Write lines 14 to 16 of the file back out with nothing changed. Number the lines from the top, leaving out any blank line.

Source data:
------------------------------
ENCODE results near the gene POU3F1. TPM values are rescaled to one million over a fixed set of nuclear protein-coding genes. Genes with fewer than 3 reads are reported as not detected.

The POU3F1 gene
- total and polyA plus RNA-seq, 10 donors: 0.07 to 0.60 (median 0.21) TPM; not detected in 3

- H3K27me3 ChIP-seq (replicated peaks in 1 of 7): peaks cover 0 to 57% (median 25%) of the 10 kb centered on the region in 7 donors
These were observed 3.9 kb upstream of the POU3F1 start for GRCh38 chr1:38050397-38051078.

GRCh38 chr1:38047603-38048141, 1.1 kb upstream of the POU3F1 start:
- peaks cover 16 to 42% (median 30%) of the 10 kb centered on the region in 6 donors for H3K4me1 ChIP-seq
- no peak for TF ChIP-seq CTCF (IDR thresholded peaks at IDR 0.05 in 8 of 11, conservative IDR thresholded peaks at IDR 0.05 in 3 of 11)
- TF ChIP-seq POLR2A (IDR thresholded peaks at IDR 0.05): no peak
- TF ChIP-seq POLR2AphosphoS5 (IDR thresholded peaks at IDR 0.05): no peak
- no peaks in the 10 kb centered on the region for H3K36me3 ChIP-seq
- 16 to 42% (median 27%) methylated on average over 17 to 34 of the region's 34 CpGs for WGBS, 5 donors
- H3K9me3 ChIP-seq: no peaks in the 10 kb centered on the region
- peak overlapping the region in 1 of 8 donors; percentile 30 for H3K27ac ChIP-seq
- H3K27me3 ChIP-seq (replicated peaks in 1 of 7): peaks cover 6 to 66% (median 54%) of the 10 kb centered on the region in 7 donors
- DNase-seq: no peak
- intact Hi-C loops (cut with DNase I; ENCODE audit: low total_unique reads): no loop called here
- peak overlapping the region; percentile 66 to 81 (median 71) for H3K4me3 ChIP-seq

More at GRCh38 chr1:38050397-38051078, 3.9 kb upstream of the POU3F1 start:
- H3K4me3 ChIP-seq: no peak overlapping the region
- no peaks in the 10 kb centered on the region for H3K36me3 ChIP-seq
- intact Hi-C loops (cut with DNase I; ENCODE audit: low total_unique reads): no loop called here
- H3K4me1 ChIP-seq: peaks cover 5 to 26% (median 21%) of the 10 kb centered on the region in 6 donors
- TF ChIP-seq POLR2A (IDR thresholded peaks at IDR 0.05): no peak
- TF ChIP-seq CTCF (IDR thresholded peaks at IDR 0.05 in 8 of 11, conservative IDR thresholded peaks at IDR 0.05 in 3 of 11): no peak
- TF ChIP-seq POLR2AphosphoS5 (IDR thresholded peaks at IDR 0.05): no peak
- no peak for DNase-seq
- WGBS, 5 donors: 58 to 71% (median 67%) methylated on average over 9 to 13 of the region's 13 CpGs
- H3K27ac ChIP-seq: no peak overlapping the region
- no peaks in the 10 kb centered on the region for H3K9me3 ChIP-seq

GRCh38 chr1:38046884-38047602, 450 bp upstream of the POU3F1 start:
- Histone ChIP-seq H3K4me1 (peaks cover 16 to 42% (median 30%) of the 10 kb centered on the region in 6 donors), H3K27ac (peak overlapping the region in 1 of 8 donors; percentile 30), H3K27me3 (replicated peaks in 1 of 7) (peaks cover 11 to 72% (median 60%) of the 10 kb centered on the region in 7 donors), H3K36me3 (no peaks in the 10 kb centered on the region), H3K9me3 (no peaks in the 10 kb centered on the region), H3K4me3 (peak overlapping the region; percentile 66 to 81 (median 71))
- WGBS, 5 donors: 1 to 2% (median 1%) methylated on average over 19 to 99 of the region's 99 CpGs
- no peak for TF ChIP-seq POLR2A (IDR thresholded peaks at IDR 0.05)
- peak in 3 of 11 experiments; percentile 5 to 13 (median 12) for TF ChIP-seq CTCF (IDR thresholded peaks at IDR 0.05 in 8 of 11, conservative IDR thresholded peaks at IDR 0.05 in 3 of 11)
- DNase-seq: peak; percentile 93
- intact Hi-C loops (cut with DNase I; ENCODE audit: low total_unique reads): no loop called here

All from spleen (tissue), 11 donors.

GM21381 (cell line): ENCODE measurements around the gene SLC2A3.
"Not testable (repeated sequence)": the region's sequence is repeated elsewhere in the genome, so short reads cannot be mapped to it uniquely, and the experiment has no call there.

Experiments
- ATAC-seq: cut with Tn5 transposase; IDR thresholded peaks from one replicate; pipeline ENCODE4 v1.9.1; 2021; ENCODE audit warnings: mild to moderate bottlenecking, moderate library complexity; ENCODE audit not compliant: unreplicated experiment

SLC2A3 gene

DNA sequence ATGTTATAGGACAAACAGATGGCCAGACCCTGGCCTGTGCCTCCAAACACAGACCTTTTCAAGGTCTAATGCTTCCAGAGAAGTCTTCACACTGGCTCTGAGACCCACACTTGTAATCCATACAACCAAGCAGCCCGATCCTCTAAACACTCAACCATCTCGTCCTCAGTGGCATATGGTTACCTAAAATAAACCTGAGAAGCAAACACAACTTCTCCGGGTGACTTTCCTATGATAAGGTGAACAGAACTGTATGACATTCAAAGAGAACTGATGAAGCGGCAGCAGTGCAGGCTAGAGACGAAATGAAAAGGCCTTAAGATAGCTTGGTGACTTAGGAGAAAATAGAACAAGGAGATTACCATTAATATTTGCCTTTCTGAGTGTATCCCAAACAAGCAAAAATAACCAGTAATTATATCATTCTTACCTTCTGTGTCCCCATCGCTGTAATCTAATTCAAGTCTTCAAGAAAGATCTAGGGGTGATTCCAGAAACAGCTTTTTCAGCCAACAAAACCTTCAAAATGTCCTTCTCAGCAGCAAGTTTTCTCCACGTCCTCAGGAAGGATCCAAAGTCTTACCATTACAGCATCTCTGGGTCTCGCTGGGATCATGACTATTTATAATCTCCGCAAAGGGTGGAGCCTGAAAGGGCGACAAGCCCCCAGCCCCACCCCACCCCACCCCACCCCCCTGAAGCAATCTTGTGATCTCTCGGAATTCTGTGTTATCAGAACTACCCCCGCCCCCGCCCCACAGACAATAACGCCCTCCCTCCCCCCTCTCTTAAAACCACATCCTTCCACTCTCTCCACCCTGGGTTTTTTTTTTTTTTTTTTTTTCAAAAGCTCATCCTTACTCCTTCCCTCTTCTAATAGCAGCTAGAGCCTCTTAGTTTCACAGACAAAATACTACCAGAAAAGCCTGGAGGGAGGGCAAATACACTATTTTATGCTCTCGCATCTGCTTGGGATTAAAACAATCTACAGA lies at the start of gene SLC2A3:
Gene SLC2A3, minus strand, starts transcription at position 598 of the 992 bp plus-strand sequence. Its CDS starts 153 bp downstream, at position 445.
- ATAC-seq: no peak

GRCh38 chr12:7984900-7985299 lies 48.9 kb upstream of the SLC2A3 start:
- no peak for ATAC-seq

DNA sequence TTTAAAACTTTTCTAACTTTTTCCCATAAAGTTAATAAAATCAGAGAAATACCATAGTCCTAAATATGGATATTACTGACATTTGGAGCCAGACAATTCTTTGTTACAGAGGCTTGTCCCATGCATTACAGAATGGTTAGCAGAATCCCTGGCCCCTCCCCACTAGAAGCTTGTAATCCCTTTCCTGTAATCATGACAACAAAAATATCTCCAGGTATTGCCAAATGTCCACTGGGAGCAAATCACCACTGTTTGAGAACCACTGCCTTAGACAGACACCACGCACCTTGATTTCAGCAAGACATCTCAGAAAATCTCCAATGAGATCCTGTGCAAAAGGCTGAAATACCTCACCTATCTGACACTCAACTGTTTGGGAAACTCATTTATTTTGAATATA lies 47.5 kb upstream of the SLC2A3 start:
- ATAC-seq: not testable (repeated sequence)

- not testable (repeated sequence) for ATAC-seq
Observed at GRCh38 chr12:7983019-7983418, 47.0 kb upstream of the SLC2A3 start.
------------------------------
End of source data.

- peak overlapping the region in 1 of 8 donors; percentile 30 for H3K27ac ChIP-seq
- H3K27me3 ChIP-seq (replicated peaks in 1 of 7): peaks cover 6 to 66% (median 54%) of the 10 kb centered on the region in 7 donors
- DNase-seq: no peak